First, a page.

Faculty member hires

Questions of diversity are also relevant to the school's hiring, which it is boosting to support its expanding academic program. SCETL has hired 11 faculty members since September 2017, according to the October report to the legislature. 

The report notes that the school has ongoing searches for three tenure-track faculty: a director of the Center for Political Thought and Leadership (one of the research centers funded by the Koch Foundation), a director of graduate programs and a civic education professor. 

To hire faculty members, SCETL looked for scholars both within ASU and at other institutions. Fishkind said in an email that boosting faculty diversity was a priority for the school. 

“SCETL is fully engaged with the University’s commitment to diversity in hiring, and views diversity of viewpoint, diversity of experience and diversity of ideology as key components in its mission to bring together people with distinct opinions to engage in civil dialogue,” she wrote. 

As it stands, three of 11 hired faculty members within SCETL— about 27 percent—are female, according to the report to the legislature. Two of those three faculty members are currently at the school, while one is completing a post-doctoral fellowship at Princeton and will be on campus in August 2019. 

Comparatively, the School of Historical, Philosophical and Religious Studies has a faculty that is 39 percent women — broken down by department, women make up about 43 percent of history faculty, 29 percent of philosophy faculty and 33 percent of religious studies faculty, according to a State Press analysis of faculty directories in early November. 

Faculty in the School of Politics and Global Studies is about 40 percent women. At ASU overall, 45 percent of faculty members were women in fall 2017, according to the University’s most recent statistics

In addition to faculty members, SCETL reported nine total visiting scholars from the 2017-18, 2018-19 and 2019-20 school years. Of them, 22 percent are women.

Carol McNamara in her office on the Tempe campus on Oct. 25, 2018.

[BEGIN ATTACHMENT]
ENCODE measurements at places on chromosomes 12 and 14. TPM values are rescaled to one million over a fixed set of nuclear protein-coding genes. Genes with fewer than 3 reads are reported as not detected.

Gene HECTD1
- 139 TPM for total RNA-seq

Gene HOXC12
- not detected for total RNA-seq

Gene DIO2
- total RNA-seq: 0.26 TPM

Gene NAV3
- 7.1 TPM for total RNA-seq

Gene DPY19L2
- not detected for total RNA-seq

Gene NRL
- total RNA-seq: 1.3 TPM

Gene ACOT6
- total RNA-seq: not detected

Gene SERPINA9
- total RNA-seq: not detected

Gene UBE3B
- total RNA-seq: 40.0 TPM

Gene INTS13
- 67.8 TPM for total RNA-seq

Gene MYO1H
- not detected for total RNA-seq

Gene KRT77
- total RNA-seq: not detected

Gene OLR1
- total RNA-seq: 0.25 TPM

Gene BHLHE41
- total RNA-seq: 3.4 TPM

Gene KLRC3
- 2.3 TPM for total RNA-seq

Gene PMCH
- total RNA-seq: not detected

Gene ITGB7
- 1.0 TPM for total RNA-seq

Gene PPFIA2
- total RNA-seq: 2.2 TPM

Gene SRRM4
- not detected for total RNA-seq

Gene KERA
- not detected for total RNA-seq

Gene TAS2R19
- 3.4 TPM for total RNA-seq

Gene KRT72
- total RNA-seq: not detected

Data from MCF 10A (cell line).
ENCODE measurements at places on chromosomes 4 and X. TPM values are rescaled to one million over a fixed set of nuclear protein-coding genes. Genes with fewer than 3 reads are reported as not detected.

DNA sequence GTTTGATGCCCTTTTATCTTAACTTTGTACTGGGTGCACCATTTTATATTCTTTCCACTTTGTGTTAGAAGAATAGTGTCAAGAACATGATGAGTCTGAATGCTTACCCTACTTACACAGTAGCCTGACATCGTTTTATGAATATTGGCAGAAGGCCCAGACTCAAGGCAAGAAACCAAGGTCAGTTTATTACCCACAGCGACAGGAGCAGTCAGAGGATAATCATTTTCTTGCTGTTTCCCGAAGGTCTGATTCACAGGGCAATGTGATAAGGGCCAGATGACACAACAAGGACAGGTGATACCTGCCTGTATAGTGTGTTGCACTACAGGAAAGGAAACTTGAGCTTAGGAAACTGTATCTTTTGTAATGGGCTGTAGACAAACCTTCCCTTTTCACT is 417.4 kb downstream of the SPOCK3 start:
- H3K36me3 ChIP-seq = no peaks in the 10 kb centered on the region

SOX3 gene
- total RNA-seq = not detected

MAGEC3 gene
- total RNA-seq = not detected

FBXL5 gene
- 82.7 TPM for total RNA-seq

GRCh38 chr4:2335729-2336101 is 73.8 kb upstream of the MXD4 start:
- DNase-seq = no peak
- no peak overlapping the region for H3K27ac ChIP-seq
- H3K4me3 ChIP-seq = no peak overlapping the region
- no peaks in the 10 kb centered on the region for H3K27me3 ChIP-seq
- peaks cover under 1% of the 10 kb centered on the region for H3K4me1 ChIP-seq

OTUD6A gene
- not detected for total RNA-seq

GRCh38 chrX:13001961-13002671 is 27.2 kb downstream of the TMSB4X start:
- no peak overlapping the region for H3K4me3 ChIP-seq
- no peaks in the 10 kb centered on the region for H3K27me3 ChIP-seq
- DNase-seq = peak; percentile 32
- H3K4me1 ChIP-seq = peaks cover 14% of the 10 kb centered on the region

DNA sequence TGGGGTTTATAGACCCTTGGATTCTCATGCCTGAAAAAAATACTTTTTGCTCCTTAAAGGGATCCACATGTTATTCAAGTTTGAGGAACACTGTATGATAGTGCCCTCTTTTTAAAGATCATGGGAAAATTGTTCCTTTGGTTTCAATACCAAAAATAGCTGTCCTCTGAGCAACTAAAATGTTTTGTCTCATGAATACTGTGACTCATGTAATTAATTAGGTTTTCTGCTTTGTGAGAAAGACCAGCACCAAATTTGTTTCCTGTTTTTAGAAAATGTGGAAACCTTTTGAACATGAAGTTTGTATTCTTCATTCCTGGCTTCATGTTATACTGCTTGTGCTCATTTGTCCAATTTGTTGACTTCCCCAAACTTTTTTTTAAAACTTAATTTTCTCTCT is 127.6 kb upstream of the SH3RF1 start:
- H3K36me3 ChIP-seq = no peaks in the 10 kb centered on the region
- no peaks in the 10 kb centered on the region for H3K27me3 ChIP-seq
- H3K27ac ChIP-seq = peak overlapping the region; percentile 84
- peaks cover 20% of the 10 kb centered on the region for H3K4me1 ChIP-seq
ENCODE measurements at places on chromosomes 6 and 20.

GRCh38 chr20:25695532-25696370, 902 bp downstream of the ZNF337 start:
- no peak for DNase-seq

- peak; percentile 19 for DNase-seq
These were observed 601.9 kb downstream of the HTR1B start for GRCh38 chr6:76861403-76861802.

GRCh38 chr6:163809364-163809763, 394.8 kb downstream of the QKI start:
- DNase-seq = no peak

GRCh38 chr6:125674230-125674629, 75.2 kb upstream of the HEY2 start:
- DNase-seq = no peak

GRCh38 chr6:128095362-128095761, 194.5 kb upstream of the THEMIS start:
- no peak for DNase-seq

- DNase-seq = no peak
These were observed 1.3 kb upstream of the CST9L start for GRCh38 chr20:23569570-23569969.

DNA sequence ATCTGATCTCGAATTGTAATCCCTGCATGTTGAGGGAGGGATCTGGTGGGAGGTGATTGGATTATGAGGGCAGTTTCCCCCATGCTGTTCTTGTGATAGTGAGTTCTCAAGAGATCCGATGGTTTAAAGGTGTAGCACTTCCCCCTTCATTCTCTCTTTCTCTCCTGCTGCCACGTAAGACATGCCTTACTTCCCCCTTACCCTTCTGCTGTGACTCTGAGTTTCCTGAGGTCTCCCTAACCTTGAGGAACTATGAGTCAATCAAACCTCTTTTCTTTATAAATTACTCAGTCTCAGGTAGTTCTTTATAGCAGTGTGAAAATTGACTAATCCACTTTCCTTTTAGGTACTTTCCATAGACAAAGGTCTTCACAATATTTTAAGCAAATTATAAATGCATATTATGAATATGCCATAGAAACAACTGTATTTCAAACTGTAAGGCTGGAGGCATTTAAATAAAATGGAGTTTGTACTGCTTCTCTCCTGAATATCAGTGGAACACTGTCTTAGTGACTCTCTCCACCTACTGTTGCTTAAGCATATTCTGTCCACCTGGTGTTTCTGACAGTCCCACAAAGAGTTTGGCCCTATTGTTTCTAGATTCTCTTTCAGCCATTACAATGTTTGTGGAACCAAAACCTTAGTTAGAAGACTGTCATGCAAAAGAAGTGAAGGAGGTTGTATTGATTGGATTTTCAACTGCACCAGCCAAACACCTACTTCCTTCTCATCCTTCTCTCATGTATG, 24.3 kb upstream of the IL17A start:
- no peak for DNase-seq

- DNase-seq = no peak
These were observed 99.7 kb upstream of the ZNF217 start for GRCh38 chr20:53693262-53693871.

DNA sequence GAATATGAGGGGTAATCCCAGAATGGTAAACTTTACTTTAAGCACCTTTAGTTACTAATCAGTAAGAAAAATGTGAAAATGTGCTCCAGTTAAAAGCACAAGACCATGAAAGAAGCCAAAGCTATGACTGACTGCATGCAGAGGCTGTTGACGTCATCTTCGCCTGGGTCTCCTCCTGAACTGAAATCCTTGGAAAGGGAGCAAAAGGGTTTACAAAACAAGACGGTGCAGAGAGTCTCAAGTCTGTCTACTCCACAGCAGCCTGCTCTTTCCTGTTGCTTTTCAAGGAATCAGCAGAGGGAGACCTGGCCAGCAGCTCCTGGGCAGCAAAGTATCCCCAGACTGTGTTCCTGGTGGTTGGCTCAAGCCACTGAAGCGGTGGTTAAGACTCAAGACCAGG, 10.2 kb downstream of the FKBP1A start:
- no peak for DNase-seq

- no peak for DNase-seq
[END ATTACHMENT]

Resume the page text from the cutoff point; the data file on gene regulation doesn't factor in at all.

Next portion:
McNamara, one of the three female faculty members in SCETL, said that the school has two main priorities with hiring: recruiting the best scholars and pursuing diverse perspectives. 

“When I teach, I don’t think of myself as teaching as a woman,” she said. “I think of myself as teaching as a professor.” 

Diversity of viewpoints continues to be a persistent theme in SCETL’s events. McNamara said SCETL's "goal is to be a part of a discussion that invites everyone to the table." 

But research has shown that if someone sees another person who looks like them at that table, they'll be more likely to pull up a chair. 

In a 2014 paper on achieving gender balance among conference speakers in scientific contexts, Jennifer Martin, an Australian professor, argued that refusing to address gender balance in speaker programs has the effect of "normali(zing) a gendered stereotype of scientific leadership." Similar dynamics have been shown to exist in politics, philosophy, computer science and many other fields. 

Martin and other researchers have also found that a lack of diversity in speaker programs can be a self-reinforcing cycle. This is because even just being invited to a program raises an individual's profile, making them more likely to be invited to other events in the future. 

"By extending more invitations to women and other under-represented sections of the academic community, we provide a boost to their visibility and their track record," she writes. "This will help them to progress by raising their national and international profile and help support their applications for grants, academic positions, and fellowships."